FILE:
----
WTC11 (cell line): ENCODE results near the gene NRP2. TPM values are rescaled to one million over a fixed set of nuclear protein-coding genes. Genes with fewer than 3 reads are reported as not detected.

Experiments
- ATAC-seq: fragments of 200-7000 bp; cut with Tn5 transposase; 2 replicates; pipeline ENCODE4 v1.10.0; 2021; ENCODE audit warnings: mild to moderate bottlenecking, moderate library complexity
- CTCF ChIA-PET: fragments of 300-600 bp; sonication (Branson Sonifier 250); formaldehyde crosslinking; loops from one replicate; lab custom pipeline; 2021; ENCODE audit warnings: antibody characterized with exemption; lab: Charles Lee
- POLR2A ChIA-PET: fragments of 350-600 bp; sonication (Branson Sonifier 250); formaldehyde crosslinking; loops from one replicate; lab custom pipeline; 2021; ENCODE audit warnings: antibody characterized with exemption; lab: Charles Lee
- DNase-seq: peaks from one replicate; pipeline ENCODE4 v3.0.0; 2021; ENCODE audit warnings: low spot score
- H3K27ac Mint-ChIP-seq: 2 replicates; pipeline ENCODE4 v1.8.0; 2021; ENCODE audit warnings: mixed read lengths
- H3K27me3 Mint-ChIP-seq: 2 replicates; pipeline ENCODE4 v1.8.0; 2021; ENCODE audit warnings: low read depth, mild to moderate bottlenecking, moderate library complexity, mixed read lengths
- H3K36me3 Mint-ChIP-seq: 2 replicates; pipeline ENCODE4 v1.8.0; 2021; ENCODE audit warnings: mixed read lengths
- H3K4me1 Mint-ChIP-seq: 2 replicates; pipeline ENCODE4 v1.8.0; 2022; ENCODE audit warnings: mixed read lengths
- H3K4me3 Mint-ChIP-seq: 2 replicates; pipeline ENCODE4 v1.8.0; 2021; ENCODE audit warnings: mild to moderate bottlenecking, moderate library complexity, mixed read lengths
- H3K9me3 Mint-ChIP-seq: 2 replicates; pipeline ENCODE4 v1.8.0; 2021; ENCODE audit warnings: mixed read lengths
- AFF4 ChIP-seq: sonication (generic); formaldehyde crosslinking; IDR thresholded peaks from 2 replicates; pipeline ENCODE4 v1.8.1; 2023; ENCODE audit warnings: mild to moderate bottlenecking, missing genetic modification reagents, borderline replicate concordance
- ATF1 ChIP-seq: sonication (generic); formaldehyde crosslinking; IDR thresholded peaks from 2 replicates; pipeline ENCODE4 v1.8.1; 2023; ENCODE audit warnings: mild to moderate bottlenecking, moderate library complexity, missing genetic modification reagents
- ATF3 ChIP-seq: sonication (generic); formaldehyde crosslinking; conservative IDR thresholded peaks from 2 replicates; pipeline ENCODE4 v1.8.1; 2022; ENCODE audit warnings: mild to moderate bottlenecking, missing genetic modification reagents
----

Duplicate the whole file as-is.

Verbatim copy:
WTC11 (cell line): ENCODE results near the gene NRP2. TPM values are rescaled to one million over a fixed set of nuclear protein-coding genes. Genes with fewer than 3 reads are reported as not detected.

Experiments
- ATAC-seq: fragments of 200-7000 bp; cut with Tn5 transposase; 2 replicates; pipeline ENCODE4 v1.10.0; 2021; ENCODE audit warnings: mild to moderate bottlenecking, moderate library complexity
- CTCF ChIA-PET: fragments of 300-600 bp; sonication (Branson Sonifier 250); formaldehyde crosslinking; loops from one replicate; lab custom pipeline; 2021; ENCODE audit warnings: antibody characterized with exemption; lab: Charles Lee
- POLR2A ChIA-PET: fragments of 350-600 bp; sonication (Branson Sonifier 250); formaldehyde crosslinking; loops from one replicate; lab custom pipeline; 2021; ENCODE audit warnings: antibody characterized with exemption; lab: Charles Lee
- DNase-seq: peaks from one replicate; pipeline ENCODE4 v3.0.0; 2021; ENCODE audit warnings: low spot score
- H3K27ac Mint-ChIP-seq: 2 replicates; pipeline ENCODE4 v1.8.0; 2021; ENCODE audit warnings: mixed read lengths
- H3K27me3 Mint-ChIP-seq: 2 replicates; pipeline ENCODE4 v1.8.0; 2021; ENCODE audit warnings: low read depth, mild to moderate bottlenecking, moderate library complexity, mixed read lengths
- H3K36me3 Mint-ChIP-seq: 2 replicates; pipeline ENCODE4 v1.8.0; 2021; ENCODE audit warnings: mixed read lengths
- H3K4me1 Mint-ChIP-seq: 2 replicates; pipeline ENCODE4 v1.8.0; 2022; ENCODE audit warnings: mixed read lengths
- H3K4me3 Mint-ChIP-seq: 2 replicates; pipeline ENCODE4 v1.8.0; 2021; ENCODE audit warnings: mild to moderate bottlenecking, moderate library complexity, mixed read lengths
- H3K9me3 Mint-ChIP-seq: 2 replicates; pipeline ENCODE4 v1.8.0; 2021; ENCODE audit warnings: mixed read lengths
- AFF4 ChIP-seq: sonication (generic); formaldehyde crosslinking; IDR thresholded peaks from 2 replicates; pipeline ENCODE4 v1.8.1; 2023; ENCODE audit warnings: mild to moderate bottlenecking, missing genetic modification reagents, borderline replicate concordance
- ATF1 ChIP-seq: sonication (generic); formaldehyde crosslinking; IDR thresholded peaks from 2 replicates; pipeline ENCODE4 v1.8.1; 2023; ENCODE audit warnings: mild to moderate bottlenecking, moderate library complexity, missing genetic modification reagents
- ATF3 ChIP-seq: sonication (generic); formaldehyde crosslinking; conservative IDR thresholded peaks from 2 replicates; pipeline ENCODE4 v1.8.1; 2022; ENCODE audit warnings: mild to moderate bottlenecking, missing genetic modification reagents